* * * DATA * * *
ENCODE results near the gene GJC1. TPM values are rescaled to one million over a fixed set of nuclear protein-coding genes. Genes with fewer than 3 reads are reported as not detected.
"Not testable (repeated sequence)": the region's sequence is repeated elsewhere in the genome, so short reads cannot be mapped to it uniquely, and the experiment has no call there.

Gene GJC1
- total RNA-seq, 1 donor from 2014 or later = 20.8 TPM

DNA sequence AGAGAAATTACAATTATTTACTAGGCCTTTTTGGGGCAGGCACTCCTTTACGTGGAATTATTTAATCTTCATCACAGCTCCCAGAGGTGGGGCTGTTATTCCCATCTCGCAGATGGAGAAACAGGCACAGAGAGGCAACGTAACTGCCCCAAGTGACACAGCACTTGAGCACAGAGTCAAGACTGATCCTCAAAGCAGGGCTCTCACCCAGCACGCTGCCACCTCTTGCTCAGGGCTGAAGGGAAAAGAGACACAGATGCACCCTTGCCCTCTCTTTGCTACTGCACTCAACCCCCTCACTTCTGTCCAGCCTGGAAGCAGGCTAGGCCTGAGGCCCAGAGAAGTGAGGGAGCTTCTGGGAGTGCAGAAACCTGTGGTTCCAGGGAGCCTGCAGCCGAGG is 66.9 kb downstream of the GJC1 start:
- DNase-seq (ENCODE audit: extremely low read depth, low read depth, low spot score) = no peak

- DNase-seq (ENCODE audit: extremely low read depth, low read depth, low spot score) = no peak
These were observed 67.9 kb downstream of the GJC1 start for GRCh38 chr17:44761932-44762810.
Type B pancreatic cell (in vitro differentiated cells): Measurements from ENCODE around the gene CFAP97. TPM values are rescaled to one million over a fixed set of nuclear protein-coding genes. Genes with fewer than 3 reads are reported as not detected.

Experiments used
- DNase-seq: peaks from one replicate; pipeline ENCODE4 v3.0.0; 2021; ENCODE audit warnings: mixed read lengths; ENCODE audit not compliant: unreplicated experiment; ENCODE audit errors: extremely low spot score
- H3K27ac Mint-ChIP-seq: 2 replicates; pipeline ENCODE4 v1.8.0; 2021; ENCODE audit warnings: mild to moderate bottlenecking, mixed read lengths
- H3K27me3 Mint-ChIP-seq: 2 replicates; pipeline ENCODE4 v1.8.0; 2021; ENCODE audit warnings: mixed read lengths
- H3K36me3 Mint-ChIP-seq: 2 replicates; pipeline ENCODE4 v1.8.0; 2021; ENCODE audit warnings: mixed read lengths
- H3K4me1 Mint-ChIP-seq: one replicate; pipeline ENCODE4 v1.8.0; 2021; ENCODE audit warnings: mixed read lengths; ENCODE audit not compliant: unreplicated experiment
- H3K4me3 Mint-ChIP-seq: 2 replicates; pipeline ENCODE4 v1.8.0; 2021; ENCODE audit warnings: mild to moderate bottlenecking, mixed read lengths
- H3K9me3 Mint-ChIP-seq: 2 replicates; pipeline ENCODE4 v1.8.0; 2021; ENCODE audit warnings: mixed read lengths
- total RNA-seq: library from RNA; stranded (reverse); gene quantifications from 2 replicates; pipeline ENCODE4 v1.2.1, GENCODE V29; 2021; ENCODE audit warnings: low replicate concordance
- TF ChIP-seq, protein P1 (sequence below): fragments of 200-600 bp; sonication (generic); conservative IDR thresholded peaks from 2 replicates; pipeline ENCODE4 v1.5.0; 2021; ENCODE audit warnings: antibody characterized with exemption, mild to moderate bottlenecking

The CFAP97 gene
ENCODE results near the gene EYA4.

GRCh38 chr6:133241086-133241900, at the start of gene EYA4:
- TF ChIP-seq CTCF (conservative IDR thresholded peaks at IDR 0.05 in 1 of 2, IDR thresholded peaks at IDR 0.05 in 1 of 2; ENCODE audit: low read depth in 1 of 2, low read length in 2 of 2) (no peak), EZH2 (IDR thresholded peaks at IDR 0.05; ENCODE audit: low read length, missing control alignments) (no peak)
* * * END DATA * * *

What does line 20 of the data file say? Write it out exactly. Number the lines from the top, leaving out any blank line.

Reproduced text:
The CFAP97 gene